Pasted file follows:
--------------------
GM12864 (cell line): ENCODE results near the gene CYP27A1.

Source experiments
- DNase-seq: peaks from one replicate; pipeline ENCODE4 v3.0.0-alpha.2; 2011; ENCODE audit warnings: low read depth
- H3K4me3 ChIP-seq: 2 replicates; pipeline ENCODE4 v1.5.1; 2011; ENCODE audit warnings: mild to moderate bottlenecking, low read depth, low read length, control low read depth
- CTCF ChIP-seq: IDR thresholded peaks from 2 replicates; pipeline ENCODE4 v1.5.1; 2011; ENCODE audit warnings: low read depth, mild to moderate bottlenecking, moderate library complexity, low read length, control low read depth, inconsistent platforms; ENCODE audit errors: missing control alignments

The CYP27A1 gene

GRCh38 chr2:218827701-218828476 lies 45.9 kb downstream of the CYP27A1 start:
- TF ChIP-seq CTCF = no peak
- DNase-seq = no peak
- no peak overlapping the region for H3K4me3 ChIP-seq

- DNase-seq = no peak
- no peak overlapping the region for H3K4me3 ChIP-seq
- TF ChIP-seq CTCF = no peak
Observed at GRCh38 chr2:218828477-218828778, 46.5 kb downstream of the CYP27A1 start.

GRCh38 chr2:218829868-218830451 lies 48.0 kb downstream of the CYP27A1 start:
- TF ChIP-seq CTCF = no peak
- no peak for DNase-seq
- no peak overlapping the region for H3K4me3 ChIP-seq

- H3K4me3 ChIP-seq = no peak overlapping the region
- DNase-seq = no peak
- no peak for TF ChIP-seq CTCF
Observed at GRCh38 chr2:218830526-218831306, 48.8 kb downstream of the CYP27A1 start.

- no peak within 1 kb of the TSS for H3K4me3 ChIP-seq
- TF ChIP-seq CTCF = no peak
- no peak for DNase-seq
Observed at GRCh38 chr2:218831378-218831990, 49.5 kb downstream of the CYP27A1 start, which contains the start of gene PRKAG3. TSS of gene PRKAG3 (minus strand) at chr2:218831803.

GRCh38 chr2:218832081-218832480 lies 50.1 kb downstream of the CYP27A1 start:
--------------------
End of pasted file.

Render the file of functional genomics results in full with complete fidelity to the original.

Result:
GM12864 (cell line): ENCODE results near the gene CYP27A1.

Source experiments
- DNase-seq: peaks from one replicate; pipeline ENCODE4 v3.0.0-alpha.2; 2011; ENCODE audit warnings: low read depth
- H3K4me3 ChIP-seq: 2 replicates; pipeline ENCODE4 v1.5.1; 2011; ENCODE audit warnings: mild to moderate bottlenecking, low read depth, low read length, control low read depth
- CTCF ChIP-seq: IDR thresholded peaks from 2 replicates; pipeline ENCODE4 v1.5.1; 2011; ENCODE audit warnings: low read depth, mild to moderate bottlenecking, moderate library complexity, low read length, control low read depth, inconsistent platforms; ENCODE audit errors: missing control alignments

The CYP27A1 gene

GRCh38 chr2:218827701-218828476 lies 45.9 kb downstream of the CYP27A1 start:
- TF ChIP-seq CTCF = no peak
- DNase-seq = no peak
- no peak overlapping the region for H3K4me3 ChIP-seq

- DNase-seq = no peak
- no peak overlapping the region for H3K4me3 ChIP-seq
- TF ChIP-seq CTCF = no peak
Observed at GRCh38 chr2:218828477-218828778, 46.5 kb downstream of the CYP27A1 start.

GRCh38 chr2:218829868-218830451 lies 48.0 kb downstream of the CYP27A1 start:
- TF ChIP-seq CTCF = no peak
- no peak for DNase-seq
- no peak overlapping the region for H3K4me3 ChIP-seq

- H3K4me3 ChIP-seq = no peak overlapping the region
- DNase-seq = no peak
- no peak for TF ChIP-seq CTCF
Observed at GRCh38 chr2:218830526-218831306, 48.8 kb downstream of the CYP27A1 start.

- no peak within 1 kb of the TSS for H3K4me3 ChIP-seq
- TF ChIP-seq CTCF = no peak
- no peak for DNase-seq
Observed at GRCh38 chr2:218831378-218831990, 49.5 kb downstream of the CYP27A1 start, which contains the start of gene PRKAG3. TSS of gene PRKAG3 (minus strand) at chr2:218831803.

GRCh38 chr2:218832081-218832480 lies 50.1 kb downstream of the CYP27A1 start: